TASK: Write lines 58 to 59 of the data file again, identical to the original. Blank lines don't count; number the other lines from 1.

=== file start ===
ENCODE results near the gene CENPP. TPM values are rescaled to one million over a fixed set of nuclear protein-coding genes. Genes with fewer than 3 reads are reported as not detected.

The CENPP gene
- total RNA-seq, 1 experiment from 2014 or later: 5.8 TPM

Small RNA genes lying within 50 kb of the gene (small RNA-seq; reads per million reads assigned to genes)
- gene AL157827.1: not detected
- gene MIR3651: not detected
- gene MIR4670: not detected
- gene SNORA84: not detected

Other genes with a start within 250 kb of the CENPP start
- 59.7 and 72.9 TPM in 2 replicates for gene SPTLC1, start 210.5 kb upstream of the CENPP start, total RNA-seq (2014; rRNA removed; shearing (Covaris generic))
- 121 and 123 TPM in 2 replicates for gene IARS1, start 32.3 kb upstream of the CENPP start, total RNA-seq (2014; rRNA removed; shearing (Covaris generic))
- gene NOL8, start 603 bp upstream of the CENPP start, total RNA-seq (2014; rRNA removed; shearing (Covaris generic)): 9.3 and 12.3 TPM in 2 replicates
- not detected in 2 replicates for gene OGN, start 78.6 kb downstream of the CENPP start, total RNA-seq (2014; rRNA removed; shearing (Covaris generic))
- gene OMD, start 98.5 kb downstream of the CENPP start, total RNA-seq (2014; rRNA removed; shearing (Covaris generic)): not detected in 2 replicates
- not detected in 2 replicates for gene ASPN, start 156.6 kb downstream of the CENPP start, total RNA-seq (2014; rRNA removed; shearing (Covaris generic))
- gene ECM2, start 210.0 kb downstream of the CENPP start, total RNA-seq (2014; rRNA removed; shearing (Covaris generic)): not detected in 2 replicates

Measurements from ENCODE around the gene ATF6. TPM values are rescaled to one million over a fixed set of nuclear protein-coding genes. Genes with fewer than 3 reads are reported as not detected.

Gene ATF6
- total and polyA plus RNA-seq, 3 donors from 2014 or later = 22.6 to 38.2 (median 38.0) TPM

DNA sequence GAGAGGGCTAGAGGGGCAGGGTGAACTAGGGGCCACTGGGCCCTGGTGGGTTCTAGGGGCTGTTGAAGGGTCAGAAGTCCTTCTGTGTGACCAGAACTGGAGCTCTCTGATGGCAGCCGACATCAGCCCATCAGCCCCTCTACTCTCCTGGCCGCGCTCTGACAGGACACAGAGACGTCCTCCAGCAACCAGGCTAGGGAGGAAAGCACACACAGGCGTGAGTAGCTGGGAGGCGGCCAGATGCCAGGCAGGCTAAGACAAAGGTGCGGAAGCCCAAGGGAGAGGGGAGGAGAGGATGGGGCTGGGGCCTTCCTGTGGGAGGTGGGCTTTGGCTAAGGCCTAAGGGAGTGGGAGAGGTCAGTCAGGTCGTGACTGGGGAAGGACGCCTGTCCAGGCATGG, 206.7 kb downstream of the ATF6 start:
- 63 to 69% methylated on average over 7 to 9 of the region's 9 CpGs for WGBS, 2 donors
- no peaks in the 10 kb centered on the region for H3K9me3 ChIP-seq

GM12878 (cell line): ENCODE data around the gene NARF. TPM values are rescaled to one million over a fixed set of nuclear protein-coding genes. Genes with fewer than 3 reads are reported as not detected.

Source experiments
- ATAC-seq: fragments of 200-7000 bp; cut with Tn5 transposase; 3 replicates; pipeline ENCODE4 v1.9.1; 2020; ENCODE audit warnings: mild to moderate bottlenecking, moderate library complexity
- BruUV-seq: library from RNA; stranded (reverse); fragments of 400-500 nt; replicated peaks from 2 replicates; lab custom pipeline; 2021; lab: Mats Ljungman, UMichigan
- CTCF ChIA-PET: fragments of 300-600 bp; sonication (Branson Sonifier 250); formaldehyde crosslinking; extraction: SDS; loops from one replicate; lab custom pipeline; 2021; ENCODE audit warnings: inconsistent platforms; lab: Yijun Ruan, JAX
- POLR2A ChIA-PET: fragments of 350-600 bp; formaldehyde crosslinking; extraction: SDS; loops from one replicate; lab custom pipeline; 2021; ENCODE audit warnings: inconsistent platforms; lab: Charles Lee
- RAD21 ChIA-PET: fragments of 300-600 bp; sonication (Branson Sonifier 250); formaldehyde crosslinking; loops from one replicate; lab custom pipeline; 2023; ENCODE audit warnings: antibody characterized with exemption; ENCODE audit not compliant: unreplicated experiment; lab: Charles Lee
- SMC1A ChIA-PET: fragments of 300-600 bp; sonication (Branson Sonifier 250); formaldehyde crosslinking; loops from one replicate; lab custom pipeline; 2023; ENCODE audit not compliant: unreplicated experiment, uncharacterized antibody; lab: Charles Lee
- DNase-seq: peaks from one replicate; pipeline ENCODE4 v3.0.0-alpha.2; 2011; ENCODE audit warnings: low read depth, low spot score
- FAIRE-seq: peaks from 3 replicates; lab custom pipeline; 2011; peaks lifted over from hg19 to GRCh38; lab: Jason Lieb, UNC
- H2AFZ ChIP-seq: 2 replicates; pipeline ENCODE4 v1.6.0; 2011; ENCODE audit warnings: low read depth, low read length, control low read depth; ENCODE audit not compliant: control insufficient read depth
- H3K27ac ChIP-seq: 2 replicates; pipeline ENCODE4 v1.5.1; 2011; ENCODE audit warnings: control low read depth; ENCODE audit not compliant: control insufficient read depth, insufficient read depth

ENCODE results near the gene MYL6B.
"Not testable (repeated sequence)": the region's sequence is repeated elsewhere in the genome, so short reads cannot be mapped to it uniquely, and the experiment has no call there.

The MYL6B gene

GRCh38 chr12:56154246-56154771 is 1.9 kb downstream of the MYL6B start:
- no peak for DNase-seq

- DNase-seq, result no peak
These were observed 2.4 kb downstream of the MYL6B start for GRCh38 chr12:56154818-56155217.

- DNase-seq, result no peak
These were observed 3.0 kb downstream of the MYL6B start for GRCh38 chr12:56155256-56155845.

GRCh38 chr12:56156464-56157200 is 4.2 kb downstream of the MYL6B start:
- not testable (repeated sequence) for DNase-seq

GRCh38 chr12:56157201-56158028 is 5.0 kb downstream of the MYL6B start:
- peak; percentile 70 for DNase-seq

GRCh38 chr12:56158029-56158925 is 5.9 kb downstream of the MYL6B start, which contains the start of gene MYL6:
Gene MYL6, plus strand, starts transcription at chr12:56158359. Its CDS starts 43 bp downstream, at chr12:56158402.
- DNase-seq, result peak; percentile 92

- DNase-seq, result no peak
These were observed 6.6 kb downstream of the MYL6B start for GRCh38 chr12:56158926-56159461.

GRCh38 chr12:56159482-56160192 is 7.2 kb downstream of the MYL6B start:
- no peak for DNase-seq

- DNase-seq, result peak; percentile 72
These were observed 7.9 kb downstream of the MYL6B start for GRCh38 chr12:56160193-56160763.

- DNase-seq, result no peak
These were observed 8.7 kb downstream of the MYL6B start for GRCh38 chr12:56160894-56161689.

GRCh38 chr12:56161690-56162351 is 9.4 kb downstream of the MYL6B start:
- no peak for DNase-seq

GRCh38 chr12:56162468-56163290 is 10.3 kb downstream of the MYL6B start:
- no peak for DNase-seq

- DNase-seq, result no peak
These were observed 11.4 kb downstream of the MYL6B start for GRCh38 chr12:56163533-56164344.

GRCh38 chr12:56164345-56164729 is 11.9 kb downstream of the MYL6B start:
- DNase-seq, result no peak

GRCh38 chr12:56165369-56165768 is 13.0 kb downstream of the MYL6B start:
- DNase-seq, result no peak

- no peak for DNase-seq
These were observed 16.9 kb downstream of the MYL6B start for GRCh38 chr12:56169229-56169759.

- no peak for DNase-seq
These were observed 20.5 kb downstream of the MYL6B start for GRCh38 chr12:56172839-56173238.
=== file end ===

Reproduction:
These were observed 8.7 kb downstream of the MYL6B start for GRCh38 chr12:56160894-56161689.

GRCh38 chr12:56161690-56162351 is 9.4 kb downstream of the MYL6B start: